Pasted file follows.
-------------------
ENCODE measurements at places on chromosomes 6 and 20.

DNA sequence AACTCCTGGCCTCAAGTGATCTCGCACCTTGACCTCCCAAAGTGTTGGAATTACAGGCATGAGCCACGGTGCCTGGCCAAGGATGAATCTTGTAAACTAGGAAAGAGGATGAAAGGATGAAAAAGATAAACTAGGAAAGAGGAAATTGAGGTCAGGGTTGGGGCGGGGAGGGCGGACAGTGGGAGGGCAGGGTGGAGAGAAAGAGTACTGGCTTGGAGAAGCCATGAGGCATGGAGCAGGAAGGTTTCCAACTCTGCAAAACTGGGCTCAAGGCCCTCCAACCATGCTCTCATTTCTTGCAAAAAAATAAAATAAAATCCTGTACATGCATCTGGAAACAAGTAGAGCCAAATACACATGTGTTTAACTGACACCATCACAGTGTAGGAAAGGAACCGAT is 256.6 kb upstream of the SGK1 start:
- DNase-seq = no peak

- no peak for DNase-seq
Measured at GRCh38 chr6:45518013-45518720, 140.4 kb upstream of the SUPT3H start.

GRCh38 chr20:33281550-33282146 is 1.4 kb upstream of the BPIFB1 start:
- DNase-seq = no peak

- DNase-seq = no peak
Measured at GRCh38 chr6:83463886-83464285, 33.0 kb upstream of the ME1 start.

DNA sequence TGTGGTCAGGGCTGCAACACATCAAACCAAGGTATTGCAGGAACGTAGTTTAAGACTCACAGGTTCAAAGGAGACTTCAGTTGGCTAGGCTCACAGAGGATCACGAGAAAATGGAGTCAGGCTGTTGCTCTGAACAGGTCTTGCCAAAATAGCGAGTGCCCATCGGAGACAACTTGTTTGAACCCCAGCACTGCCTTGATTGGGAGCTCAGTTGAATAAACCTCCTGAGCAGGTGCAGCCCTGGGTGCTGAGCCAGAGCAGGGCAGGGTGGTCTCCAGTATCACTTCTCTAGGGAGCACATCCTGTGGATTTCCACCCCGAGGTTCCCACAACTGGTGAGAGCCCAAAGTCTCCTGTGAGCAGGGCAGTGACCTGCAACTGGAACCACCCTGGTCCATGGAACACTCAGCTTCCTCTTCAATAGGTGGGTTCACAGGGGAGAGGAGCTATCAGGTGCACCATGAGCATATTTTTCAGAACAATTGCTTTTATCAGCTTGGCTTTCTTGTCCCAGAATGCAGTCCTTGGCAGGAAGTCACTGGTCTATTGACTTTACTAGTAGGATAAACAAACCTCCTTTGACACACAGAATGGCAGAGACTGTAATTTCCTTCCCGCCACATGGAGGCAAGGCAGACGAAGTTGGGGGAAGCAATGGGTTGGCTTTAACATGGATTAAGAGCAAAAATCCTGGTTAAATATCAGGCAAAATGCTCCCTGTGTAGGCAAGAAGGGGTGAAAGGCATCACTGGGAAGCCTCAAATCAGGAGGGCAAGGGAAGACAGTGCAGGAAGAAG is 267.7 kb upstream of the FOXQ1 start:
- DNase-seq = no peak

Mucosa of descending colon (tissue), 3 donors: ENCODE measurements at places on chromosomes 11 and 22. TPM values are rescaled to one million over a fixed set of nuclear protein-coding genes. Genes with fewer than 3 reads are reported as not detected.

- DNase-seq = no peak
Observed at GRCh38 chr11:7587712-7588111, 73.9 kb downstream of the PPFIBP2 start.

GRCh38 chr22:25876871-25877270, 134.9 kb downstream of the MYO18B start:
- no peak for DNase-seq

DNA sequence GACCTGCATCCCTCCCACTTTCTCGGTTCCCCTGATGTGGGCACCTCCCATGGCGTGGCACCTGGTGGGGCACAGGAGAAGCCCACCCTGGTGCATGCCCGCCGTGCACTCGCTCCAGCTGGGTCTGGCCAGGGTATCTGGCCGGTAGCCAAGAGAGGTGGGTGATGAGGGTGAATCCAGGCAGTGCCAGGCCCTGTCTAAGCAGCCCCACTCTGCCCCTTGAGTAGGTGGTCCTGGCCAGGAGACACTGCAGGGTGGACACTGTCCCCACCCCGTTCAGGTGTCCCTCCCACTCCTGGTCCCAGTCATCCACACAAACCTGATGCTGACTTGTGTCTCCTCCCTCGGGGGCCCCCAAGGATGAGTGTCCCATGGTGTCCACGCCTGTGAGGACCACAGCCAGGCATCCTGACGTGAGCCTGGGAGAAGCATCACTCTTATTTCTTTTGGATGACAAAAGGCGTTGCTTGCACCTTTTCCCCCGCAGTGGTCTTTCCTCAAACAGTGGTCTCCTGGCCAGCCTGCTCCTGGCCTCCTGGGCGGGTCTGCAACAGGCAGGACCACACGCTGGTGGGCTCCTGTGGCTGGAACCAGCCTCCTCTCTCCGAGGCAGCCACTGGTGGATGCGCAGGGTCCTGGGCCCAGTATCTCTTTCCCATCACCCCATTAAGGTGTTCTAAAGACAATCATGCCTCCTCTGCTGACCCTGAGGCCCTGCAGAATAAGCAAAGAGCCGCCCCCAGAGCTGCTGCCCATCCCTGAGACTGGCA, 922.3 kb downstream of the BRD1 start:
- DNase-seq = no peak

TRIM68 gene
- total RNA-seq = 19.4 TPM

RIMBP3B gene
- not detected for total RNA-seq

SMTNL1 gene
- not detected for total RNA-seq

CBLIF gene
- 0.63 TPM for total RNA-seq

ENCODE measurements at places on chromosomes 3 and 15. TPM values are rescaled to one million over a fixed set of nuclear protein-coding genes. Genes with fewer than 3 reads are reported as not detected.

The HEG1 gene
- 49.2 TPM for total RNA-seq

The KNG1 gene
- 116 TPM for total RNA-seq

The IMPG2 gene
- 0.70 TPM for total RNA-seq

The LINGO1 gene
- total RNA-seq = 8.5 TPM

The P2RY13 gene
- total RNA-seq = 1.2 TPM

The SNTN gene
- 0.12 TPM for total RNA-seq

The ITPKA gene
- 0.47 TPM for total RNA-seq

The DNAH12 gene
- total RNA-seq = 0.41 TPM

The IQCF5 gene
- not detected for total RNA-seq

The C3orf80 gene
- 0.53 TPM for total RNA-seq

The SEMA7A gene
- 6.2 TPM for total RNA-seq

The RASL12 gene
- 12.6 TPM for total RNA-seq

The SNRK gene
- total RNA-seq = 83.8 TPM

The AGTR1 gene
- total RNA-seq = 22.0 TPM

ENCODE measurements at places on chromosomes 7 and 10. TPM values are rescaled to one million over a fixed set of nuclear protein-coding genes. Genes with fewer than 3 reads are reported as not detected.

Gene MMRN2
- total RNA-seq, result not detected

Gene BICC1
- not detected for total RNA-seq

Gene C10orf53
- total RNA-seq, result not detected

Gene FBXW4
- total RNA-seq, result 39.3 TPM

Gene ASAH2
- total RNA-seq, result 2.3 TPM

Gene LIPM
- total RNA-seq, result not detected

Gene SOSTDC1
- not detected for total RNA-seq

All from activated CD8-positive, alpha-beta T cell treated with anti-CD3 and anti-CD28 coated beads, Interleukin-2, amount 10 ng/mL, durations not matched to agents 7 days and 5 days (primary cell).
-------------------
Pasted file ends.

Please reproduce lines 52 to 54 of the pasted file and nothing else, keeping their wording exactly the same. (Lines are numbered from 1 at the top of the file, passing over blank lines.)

The SNRK gene
- total RNA-seq = 83.8 TPM

The AGTR1 gene